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The original game was extremely popular, and fostered a great deal of passionate community; did you really go and dive into that, to find out what the fans wanted?
RF: Yeah, we were doing that all along. It wasn't a matter of, "Now that we've shipped, let's go mine the forums..." We're pretty forum-aware, as a company, and so we were always knowing what people wanted. And, you know, the party system, we would've loved to have had it, too, but we sort of ran out of time on Gears 1.
And then things that go against the way that we want to play; like the whole "rolling shotgun" stuff, that kind of became the de facto way of playing, was against our core belief about how we wanted the game to be.
That was really something that we brought to Gears 2: "How do we bring back tactical combat?" How do we bring in things with stopping power, and balancing the shotguns, and those sorts of things, which we really felt like the online experience should be, from a player perspective.
Does it ever occur to you, "Maybe we should do a Title Update to rebalance this stuff? Or should we just save it for the sequel?" How do you make those decisions?
RF: It depends on how bad it is, really; you know, in terms of exploits, and whether it's ruining the experience. You have to look at what's ruining the experience versus what is a tweak. And if you plan things appropriately, like we've done for Gears 2, we were able to actually balance without doing a Title Update.
There are different technical solutions that you can do that actually change -- much like Bungie does, in terms of changing what the damage your shotgun does, or whatever -- if you see that you've made a mistake in the title you've launched.
But we did it for Gears 1: I mean, the grenade tagging was a show-off feature in our lab, and Cliff used it occasionally to taunt people and stuff, but we didn't really use it that much, because we didn't think that it was useful; it was cool, but it wasn't useful, we thought.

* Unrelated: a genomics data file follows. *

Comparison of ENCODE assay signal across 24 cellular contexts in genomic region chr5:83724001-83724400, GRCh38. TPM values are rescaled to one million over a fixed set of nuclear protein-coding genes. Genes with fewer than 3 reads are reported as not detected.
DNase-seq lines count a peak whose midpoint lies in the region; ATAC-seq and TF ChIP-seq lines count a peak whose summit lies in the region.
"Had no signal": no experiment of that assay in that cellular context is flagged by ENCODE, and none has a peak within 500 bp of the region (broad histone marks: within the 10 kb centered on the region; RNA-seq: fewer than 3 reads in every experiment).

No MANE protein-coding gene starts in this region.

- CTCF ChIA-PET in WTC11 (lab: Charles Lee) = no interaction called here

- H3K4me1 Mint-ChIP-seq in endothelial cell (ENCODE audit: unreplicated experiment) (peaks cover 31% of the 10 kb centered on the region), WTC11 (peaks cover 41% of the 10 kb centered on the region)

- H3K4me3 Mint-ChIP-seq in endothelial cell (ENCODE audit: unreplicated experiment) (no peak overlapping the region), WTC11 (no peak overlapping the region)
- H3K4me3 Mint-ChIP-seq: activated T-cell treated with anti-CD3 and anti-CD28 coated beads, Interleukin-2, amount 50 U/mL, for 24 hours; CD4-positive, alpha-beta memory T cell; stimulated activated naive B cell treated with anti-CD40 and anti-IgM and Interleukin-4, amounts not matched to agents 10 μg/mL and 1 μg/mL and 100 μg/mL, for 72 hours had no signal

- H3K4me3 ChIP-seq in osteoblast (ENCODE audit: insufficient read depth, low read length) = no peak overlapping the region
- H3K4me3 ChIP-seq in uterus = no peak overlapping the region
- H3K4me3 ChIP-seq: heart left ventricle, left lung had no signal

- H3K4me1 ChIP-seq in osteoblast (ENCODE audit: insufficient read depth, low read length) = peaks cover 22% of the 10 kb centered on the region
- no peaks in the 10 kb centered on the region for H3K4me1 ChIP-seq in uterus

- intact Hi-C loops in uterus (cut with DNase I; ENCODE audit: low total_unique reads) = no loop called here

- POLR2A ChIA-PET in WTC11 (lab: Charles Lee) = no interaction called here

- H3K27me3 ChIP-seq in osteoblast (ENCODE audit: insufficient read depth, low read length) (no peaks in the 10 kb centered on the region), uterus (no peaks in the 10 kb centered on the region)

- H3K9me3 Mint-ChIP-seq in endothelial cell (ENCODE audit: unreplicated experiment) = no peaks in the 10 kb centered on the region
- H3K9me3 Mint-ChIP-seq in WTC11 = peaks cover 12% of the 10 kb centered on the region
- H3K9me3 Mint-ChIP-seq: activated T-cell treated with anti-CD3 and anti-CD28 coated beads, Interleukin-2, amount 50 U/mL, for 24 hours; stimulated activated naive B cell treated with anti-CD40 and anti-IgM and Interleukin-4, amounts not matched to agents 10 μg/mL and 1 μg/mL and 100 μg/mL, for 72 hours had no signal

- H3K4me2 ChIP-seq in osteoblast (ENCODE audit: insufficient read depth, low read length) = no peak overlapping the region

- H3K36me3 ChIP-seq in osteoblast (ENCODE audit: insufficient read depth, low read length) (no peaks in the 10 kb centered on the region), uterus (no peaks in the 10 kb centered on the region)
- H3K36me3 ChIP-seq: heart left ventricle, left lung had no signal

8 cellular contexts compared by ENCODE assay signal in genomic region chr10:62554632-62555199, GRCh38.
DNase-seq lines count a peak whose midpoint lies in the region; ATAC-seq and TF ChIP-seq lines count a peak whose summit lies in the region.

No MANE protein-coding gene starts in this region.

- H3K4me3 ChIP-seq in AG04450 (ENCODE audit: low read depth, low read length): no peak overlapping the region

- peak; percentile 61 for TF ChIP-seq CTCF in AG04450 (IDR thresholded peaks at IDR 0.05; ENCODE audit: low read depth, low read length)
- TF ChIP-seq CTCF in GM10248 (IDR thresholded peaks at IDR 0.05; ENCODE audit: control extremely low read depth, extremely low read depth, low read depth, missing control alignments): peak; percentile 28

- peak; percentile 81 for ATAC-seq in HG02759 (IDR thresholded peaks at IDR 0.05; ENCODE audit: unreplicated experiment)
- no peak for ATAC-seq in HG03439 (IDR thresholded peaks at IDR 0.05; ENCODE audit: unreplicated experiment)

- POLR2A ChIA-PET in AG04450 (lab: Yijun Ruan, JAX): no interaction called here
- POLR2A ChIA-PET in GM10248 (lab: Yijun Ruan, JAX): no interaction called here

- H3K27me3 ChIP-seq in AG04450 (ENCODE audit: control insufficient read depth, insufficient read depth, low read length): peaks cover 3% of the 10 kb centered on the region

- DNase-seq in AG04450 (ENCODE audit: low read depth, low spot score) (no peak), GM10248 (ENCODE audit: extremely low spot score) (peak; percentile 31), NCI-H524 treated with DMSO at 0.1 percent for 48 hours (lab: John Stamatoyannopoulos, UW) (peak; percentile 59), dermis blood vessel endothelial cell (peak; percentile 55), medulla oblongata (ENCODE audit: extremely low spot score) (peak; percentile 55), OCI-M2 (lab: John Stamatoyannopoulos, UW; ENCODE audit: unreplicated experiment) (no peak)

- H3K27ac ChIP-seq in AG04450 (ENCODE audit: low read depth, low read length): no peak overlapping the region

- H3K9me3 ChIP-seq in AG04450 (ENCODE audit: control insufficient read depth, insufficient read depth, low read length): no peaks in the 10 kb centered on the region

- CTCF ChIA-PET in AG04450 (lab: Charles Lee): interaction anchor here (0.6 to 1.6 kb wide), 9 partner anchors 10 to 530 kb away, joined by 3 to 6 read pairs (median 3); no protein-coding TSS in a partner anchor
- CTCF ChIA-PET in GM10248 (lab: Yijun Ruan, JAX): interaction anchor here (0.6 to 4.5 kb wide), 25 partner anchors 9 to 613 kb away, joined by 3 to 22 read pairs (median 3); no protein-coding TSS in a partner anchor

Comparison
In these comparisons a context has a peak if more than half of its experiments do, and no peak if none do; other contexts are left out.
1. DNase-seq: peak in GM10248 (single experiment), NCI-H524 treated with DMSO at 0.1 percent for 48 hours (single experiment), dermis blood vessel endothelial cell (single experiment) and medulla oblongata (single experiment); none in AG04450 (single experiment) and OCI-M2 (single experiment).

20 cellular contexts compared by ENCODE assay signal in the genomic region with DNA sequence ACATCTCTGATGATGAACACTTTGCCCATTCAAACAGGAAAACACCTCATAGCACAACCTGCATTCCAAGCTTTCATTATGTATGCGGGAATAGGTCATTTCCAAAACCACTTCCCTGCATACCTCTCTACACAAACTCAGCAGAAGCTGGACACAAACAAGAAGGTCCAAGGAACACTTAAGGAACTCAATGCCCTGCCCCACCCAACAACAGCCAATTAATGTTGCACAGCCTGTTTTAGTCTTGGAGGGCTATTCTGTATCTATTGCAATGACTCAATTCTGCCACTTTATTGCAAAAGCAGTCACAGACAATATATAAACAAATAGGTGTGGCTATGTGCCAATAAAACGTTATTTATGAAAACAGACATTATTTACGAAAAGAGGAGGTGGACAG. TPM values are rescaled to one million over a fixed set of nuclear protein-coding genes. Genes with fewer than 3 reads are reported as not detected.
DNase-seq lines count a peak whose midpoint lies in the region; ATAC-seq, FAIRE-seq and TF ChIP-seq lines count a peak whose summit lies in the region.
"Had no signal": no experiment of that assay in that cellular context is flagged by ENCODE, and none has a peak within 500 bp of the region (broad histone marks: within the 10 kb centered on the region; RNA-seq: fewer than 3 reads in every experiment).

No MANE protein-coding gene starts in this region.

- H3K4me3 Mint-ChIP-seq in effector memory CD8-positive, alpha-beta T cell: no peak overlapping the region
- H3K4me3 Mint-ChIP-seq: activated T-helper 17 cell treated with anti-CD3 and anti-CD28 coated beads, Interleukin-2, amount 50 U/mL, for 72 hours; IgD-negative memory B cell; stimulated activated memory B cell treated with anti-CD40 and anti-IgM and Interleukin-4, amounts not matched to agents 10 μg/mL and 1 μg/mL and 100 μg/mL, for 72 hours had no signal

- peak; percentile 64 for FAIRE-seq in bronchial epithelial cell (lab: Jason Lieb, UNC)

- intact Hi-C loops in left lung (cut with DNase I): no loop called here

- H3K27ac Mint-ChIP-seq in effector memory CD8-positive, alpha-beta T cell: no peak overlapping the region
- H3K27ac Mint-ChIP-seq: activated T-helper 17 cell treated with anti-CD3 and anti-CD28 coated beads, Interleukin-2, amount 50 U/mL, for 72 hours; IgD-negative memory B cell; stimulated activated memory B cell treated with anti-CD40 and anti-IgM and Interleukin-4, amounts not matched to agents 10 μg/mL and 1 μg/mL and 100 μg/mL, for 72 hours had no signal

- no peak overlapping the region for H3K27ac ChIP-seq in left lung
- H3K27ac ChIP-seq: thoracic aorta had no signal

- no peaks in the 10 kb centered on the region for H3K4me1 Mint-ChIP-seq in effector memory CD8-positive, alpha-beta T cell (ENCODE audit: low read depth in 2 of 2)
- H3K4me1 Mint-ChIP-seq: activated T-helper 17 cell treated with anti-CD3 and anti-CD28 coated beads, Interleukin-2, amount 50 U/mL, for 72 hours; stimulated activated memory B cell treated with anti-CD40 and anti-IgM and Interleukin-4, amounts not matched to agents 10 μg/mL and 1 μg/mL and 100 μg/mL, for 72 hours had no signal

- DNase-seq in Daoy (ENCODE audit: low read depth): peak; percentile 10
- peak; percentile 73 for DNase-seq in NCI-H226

But then we released, and we found out that people were using it all the time. And we had actually mis-set -- it was an improper number that was set, that gave it a much longer range than a normal melee; and it was when we realized that we had that kind of an exploit, we did a Title Update, to reel that back in, and get that feature under control, because we felt that that was hurting the gameplay experience.
So you really have to look at it as: "Is that a preference thing? Do we have a vocal minority who's making a lot of stink about something just because it goes against how they want to play? Or are you truly unbalancing your game and potentially hurting the experience for everyone?"
And then you make that call, because Title Updates are not trivial; it's not like PC updates where you just kick out a patch; you've got to go through cert, and your entire game gets re-certed, and you have to go through this whole process with the publisher to get that stuff done. It's not trivial.
People expect, like, "Oh, I saw this thing, and now give me a Title Update over the weekend," and it's like, from the moment you see a problem to the earliest you can get a title update, it's weeks and weeks. So it's just part of the process of making sure that things are certified, and are the right kind of things that you want to put out there on a console.
And you have a limited number of Title Updates that you can do, I believe, over the lifespan of the product.
RF: We had quite a few with Gears 1, trying to get things, like with the Roadie Run [glitch] and so... We haven't hit that one, and I don't actually know what the ultimate limit is. They have limits in terms of size, and stuff like frequency...
But, again, it comes down to the significance, right? Like, Microsoft is really about, is there a security breach or an exploit that's truly ruining the game? They're not big fans of developers kind of whimsically doing it, just because they want to mess with the game, or whatever. So yeah, you have to have a purpose behind your title update.
We're getting a few years into the Xbox 360 lifespan experience; where do you think we are, technologically, in terms of the potential of the system, this generation?
RF: That's a good question. I mean, I'm not the technical guy, so my ability to speak to where the engine goes is -- all I know is that with the two to three more years of optimization that we've had, we're much further along than I think, three years ago, we thought we were going to get.
So I think we're certainly approaching the upper end of it, as far as what developers are able to do with it, but just looking at all the demos we saw today -- ours and others -- it's clear that all the games just keep improving, and keep pushing that bar.
I think it's just a matter of, you know, it's a slow cycle; you only get a kick at it every couple years, and so it takes a while for people to see that progress. There will be games in development that won't ship until 2010, and I'm sure they'll look killer, just because, again, they'll have more time with it, and learn from mistakes and optimizations of others. So, I don't know; I think we're getting up there, but I still think there's room to grow.